Wednesday, December 10, 2014

Tips For Being More Productive

All I can think about lately are college apps: due soon, financial aid, interviews, acceptances and rejections. New problems are coming up all the time in speech and debate and journalism, and upcoming finals have me constantly on the edge about grades. My eyes are getting blurrier, and I've been finding myself falling asleep in class and losing coordination. I've been making a huge effort to become reduce procrastination, such as quitting all social media, but mostly I need to manage time better so I'm not so tired out from simply stressing about doing things all the time.

A lot of the time, why "just doing it" doesn't work for me is because of anxiety. It's really stupid, because anxiety in front of a crowd or during an argument is perfectly understandable, but when it comes out of nowhere and my hands shake so I can't hold a pencil, and my breathing gets more and more shallow until I'm barely taking in any air at all, and my heart rate escalates to 120BPM (I counted it once, and normally I'm at about 65 BPM, so definitely not good) it just gets to a point where trying to do anything is frustrating. I've gotten better at managing it, but a large part of it still comes from stress, so I want to make sure that I'm doing everything in my power to keep it under control.

The following are a few tips and notes I've collected over the year on how to be productive. Hopefully by writing them down and keeping them at the top of the page of this blog for a while, I can be reminded of them too, now and in the future, so I can stay on top of things and not get mired in work. It's even hard for me to follow these tips (I'm like Alice in Wonderland, "I give myself very good advice, but I very seldom follow it") but after a while, they could simply become better habits. I've probably written a version of this post already, but these things change all the time for me, so I might as well put some more out there.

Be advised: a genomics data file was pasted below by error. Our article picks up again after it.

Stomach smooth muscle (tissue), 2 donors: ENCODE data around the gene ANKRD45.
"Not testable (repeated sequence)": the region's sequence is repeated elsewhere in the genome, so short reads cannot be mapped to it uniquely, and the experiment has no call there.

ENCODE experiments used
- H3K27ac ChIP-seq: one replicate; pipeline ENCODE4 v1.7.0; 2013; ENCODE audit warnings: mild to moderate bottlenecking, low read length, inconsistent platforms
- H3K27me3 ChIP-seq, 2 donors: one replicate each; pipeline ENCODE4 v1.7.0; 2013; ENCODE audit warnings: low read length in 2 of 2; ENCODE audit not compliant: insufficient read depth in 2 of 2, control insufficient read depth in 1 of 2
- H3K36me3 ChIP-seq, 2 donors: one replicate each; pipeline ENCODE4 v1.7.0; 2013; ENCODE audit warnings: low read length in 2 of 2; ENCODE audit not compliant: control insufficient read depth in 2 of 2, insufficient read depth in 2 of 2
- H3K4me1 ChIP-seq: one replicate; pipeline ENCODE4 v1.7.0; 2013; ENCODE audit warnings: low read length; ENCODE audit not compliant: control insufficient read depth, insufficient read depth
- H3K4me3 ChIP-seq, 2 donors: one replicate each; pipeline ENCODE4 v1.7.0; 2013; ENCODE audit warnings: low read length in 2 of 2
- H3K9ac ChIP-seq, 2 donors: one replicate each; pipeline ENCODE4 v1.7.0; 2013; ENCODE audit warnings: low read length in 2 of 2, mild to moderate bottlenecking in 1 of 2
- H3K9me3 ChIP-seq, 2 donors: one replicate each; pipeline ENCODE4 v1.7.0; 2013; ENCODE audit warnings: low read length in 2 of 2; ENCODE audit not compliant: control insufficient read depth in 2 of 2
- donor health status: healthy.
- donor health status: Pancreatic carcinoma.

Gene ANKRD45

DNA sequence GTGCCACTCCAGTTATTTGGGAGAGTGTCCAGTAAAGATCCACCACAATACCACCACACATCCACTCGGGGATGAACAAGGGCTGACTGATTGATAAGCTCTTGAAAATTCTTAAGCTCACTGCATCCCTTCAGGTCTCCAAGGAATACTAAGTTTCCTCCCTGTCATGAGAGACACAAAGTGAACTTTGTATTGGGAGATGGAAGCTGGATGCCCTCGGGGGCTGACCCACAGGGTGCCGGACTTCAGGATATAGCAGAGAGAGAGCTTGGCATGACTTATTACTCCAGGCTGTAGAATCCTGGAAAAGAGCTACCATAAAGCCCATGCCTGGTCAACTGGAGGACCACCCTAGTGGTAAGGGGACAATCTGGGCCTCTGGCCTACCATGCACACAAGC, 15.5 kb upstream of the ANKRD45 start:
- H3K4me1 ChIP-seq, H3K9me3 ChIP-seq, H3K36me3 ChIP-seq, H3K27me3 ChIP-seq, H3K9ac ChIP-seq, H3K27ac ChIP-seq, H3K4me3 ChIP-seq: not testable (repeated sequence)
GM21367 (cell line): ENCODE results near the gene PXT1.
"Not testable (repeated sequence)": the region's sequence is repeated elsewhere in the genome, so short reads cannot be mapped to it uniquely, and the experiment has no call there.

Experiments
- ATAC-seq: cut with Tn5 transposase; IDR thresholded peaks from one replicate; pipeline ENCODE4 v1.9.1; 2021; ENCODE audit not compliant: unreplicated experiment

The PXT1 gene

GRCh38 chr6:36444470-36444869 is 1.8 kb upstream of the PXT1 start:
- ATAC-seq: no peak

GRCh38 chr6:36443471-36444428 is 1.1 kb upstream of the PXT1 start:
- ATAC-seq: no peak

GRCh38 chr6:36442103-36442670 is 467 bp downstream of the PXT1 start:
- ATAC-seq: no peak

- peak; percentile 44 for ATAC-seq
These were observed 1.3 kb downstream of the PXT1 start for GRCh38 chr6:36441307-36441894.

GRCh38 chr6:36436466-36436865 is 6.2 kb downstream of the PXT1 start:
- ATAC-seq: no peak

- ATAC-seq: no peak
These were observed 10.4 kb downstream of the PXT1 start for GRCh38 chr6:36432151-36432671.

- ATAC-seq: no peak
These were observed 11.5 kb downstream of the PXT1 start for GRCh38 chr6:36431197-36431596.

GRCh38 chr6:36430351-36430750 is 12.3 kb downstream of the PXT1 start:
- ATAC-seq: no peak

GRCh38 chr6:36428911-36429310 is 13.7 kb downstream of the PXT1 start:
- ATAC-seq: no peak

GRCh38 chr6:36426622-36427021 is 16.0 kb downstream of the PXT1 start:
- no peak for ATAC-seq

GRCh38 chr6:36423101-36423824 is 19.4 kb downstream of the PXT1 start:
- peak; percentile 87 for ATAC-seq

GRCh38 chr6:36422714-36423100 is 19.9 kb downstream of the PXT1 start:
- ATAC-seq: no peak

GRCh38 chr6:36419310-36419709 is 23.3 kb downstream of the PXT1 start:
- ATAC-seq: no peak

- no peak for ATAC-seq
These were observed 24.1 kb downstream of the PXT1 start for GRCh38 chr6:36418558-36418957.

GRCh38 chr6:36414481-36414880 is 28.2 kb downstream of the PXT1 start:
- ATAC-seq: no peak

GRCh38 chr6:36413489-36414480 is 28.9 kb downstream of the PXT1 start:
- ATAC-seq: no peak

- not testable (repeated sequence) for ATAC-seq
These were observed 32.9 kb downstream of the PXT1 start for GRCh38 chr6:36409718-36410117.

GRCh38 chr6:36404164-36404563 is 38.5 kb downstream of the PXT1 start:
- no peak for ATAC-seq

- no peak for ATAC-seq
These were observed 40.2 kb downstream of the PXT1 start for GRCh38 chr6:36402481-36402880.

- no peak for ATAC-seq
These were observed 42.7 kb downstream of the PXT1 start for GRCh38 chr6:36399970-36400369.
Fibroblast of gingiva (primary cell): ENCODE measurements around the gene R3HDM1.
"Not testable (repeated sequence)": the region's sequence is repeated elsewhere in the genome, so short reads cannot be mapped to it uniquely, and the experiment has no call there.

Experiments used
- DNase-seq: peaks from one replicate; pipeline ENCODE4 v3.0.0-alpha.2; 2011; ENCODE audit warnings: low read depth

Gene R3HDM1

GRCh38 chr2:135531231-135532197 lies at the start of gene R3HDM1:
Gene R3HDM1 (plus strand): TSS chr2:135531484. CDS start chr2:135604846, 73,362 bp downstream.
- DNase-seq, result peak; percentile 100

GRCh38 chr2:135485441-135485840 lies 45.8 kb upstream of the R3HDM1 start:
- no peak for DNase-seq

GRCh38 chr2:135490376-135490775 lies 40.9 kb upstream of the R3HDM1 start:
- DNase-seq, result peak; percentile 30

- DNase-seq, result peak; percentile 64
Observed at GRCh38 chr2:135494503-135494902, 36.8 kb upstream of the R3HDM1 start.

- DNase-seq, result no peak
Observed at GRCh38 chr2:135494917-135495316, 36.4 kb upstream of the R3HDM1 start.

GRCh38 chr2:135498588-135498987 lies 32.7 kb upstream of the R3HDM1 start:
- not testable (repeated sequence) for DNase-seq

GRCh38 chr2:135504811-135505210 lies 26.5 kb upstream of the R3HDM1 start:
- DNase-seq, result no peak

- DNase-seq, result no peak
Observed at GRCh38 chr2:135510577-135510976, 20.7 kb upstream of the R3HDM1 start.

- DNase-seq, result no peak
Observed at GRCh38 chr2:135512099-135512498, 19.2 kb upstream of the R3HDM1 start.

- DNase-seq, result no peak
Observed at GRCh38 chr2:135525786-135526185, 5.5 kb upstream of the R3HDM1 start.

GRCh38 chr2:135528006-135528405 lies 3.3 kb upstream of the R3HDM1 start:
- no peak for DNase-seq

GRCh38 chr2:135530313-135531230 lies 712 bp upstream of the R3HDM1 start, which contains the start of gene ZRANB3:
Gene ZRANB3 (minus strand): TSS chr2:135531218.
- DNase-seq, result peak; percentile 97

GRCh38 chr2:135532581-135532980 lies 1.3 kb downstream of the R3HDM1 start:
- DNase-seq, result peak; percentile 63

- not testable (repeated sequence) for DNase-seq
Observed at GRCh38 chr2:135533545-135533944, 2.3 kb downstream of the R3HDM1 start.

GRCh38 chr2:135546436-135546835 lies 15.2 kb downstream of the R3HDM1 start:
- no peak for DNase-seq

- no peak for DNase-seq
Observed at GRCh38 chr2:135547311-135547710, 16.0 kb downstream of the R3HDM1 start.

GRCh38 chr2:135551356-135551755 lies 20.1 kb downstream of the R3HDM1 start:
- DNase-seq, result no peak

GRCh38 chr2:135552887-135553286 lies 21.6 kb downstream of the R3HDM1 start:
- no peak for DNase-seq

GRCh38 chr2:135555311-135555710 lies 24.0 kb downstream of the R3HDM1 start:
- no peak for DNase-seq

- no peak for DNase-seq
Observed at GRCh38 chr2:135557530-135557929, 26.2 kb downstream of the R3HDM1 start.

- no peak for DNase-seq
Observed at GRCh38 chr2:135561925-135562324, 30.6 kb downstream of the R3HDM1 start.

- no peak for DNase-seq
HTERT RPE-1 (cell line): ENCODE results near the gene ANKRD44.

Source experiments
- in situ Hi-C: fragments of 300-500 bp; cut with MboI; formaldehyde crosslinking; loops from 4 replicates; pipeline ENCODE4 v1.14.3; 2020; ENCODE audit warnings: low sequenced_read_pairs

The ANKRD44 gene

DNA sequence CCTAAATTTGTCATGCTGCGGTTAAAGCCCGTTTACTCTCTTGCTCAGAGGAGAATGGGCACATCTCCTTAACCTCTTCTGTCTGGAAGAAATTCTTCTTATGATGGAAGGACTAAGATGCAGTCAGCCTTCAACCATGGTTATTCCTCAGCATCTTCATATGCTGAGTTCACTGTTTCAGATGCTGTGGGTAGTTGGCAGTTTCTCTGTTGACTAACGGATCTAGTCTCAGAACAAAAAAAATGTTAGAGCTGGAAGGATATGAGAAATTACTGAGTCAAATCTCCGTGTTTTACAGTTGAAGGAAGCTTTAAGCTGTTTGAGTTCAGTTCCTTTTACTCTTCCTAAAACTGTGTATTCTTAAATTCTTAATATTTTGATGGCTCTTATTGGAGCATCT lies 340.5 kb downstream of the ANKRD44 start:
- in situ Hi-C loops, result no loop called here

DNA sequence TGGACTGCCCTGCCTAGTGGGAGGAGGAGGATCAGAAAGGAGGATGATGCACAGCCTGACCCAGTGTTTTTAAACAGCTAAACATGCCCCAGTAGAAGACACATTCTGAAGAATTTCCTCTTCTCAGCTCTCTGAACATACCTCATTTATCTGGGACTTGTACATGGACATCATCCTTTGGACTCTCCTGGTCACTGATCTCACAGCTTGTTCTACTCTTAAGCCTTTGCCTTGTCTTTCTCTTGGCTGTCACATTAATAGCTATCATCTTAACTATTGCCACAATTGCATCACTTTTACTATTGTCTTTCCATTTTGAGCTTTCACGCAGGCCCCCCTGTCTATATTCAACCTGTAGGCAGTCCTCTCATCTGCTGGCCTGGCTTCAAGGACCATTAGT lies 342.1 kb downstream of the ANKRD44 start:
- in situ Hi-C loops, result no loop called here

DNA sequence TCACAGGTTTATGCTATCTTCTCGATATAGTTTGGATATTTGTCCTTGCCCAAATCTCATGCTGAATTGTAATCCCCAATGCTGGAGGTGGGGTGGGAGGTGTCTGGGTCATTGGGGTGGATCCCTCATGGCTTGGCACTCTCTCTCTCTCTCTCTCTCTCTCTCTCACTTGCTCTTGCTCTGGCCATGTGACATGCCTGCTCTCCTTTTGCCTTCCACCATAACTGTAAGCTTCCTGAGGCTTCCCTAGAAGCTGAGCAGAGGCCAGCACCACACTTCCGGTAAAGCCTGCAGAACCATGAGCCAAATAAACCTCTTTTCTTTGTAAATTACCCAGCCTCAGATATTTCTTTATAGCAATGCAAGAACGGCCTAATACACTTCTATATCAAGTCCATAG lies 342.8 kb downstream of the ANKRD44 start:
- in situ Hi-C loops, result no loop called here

»Take 10 Break 2
This first tip actually has some science behind it. The Pomodoro technique was created by a chef for better efficiency in the kitchen. Originally, the measures were 25 minutes of productivity followed by a 5 minute break, and repeat. For studying, a common variation I've seen is 50 minutes studying, followed by a 10 minute break. Any ratio of 5:1 seems to work, and since I know I can't sit still for a very long time, I use the 10 minutes work, 2 minutes rest version of it. It's very fast-paced and not for everyone, but it keeps me moving.

»Take a Nap
This may seem counterintuitive, but a nap can actually be quite productive. I like to distinguish between "productive resting" and "unproductive resting" (I talk about that here) and napping is definitely of the "productive" variation. As I mentioned in my post on decision fatigue, a lot of decisions throughout the day can wear down on willpower. Rather than procrastinate (avoiding the issues), a nap can help reset and refresh willpower capabilities. When I wake up, I like to eat some sugar (dark chocolate works best for me) to recharge the batteries, tie my hair up, splash some cold water on my face, and get back to work. It might also be worth mentioning that before a nap, prepare all assignments so they're there on the table ready to go. It also makes waking up a lot easier because an uncluttered workspace is more inviting and approachable than a messy one.

»Let the Beat Rock